There are a variety of reasons for the expense of our health care system — and I cannot begin to summarize them in 500 words or less. Arguably, the existence of investor-owned health care systems and insurance companies plays a major role. Making a profit from disease has not served our country well.
Way back in the 20th century, hospital systems were mostly charitable institutions. Aggressive business practices pushed by hospital administrators trained in schools of business changed this. The rise of for-profit health care systems has exacerbated the excessive rise in charges, as well as encouraging corruption.
Today, organizations like the Hospital Corporation of America dominate the health care scene. HCA is a publicly traded company with annual profits approaching $3 billion. It paid over $2 billion in fines and settlements to the federal government to resolve Medicare and Medicaid fraud in 2002. Because of this malfeasance, the chief executive, Rick Scott, was forced to resign. Today, after spending $75 million of “his own money,” he is governor of Florida.
More recent examples show the pillaging continues. This year, Florida eye doctor Salomon Melgen was sentenced to 17 years in prison for health care fraud, submitting false records and falsifying patient records. He was ordered to pay $42.6 million in restitution. In a separate case, the charges against Sen. Bob Menendez were dropped after a New Jersey trial ended with a hung jury. Today, he sits on the Senate Finance Subcommittee on Health Care.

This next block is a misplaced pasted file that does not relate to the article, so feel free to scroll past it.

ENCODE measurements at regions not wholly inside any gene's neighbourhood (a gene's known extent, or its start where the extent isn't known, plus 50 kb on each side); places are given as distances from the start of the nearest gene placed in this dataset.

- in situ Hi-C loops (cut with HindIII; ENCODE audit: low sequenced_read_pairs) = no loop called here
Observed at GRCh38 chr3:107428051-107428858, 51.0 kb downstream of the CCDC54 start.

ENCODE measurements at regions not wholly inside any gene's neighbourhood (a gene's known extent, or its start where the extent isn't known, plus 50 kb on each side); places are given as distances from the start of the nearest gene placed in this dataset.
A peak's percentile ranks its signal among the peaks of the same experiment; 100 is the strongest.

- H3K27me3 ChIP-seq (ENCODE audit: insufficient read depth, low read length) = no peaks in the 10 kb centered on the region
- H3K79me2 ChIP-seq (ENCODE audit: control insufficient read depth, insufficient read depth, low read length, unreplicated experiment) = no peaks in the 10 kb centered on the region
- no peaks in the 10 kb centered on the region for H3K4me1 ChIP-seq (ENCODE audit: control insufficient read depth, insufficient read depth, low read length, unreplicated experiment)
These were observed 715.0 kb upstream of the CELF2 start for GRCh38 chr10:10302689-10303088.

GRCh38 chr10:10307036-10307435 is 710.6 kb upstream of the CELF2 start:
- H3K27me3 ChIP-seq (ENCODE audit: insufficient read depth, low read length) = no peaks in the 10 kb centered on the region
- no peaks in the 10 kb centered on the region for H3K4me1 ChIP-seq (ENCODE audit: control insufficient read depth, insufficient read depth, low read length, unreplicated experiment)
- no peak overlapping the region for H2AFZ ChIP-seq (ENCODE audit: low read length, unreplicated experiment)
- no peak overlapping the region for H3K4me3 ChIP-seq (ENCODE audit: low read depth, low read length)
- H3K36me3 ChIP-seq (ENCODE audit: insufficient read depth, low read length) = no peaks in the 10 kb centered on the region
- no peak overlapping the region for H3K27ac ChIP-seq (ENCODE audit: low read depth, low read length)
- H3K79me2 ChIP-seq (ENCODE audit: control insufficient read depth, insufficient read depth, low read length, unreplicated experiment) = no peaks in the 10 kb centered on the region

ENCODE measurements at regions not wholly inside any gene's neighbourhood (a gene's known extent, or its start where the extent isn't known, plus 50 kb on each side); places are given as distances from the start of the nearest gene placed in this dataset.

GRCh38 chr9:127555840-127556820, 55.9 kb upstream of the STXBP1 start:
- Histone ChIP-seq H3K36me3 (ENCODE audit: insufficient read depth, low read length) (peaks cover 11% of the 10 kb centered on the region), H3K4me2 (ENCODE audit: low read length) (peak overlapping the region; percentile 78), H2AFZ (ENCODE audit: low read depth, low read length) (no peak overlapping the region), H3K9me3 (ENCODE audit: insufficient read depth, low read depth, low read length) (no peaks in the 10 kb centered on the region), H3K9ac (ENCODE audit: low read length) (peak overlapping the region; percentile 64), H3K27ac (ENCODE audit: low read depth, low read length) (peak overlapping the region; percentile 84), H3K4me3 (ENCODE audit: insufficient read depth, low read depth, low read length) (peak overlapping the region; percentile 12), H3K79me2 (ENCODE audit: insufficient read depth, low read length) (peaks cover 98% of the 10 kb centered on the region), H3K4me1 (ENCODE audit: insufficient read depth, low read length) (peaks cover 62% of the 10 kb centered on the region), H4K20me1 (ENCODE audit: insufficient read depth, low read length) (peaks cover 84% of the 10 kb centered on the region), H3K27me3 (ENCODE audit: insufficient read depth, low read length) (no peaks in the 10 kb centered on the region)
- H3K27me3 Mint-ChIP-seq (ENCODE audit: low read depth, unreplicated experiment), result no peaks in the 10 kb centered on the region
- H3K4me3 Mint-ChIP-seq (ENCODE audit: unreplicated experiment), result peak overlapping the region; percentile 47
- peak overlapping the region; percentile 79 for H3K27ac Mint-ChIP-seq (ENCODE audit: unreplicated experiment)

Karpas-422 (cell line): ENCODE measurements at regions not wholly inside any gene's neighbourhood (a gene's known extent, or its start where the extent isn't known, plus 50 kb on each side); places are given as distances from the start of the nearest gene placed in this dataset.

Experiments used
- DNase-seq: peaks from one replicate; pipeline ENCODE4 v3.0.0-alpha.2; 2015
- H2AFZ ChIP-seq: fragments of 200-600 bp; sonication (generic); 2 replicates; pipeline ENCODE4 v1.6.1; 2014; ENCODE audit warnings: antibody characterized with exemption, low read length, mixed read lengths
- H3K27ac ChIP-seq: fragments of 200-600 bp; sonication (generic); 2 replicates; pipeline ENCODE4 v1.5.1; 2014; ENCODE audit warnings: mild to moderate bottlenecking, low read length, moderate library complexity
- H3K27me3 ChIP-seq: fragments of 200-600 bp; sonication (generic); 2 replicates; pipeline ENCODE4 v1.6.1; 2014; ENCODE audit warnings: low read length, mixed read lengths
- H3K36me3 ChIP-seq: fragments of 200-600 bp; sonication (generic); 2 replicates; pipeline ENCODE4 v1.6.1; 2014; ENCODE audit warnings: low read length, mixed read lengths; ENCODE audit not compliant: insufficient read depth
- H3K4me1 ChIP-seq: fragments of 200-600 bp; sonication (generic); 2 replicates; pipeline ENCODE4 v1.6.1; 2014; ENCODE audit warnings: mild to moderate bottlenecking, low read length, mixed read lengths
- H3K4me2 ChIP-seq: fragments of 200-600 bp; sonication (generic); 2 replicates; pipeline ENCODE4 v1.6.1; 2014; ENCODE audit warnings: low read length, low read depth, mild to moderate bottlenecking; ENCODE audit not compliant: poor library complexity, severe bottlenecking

In Texas this year, the Mayor of Rio Bravo and three others were charged by the U.S. Department of Justice with a $150 million fraud and money laundering scheme. Last year, a Fort Worth doctor was convicted in a $50 million Medicare fraud scheme. I believe this would be far less likely if service rather than profit was the measure of success.
For those who believe it is a Medicare problem, recognize that for-profit insurance companies can simply raise premiums to cover losses. Does fraud occur among private Texas companies? Who knows? The Texas Department of Insurance, since 2016, has successfully prosecuted only four fraud cases related to health care. The combined restitution was just over a million dollars with two individuals going to jail. Clearly, they are less observant than the federal government in pursuing Texas fraud.
Can this be alleviated? Certainly, but this requires the will to demand that health care and health insurance become closely regulated. Specifically, the profit motive for health care must be removed. This means that the insurance companies would compete by offering better service. Similarly, the health care systems would once again focus on delivering quality care. A corollary to removing the profit motive would be to cap senior executive salaries.
Finally, Texans should require the Department of Insurance be more aggressive in pursuing health care fraud. In countries where health systems remain as charities and government mandates insurance, treatment is available to all. This might reduce the tragedy of health care in America.